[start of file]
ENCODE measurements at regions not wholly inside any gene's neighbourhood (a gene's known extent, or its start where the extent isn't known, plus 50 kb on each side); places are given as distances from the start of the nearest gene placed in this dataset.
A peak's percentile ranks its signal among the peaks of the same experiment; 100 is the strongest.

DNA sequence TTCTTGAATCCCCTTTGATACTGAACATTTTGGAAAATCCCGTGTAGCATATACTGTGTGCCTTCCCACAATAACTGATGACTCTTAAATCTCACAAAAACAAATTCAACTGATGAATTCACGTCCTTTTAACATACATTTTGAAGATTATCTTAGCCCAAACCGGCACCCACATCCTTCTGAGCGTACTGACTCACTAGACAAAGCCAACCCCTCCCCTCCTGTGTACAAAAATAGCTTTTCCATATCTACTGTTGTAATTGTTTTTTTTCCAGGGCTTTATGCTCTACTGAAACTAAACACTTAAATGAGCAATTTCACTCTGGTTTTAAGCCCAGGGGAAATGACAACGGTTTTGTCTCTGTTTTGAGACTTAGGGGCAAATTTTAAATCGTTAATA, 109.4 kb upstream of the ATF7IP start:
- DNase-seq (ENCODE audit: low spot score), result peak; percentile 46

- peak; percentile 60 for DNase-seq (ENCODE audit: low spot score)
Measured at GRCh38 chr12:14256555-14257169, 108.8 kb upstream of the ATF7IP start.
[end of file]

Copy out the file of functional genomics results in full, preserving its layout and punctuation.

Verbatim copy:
ENCODE measurements at regions not wholly inside any gene's neighbourhood (a gene's known extent, or its start where the extent isn't known, plus 50 kb on each side); places are given as distances from the start of the nearest gene placed in this dataset.
A peak's percentile ranks its signal among the peaks of the same experiment; 100 is the strongest.

DNA sequence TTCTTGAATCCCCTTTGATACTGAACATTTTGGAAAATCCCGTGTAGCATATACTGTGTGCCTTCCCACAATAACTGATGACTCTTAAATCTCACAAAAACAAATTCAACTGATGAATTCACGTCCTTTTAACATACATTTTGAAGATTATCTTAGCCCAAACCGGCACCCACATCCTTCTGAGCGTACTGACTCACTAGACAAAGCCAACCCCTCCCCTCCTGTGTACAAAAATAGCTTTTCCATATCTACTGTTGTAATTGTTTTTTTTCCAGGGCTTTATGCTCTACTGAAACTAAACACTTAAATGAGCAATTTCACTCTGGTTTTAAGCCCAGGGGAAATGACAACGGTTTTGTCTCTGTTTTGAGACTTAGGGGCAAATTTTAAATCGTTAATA, 109.4 kb upstream of the ATF7IP start:
- DNase-seq (ENCODE audit: low spot score), result peak; percentile 46

- peak; percentile 60 for DNase-seq (ENCODE audit: low spot score)
Measured at GRCh38 chr12:14256555-14257169, 108.8 kb upstream of the ATF7IP start.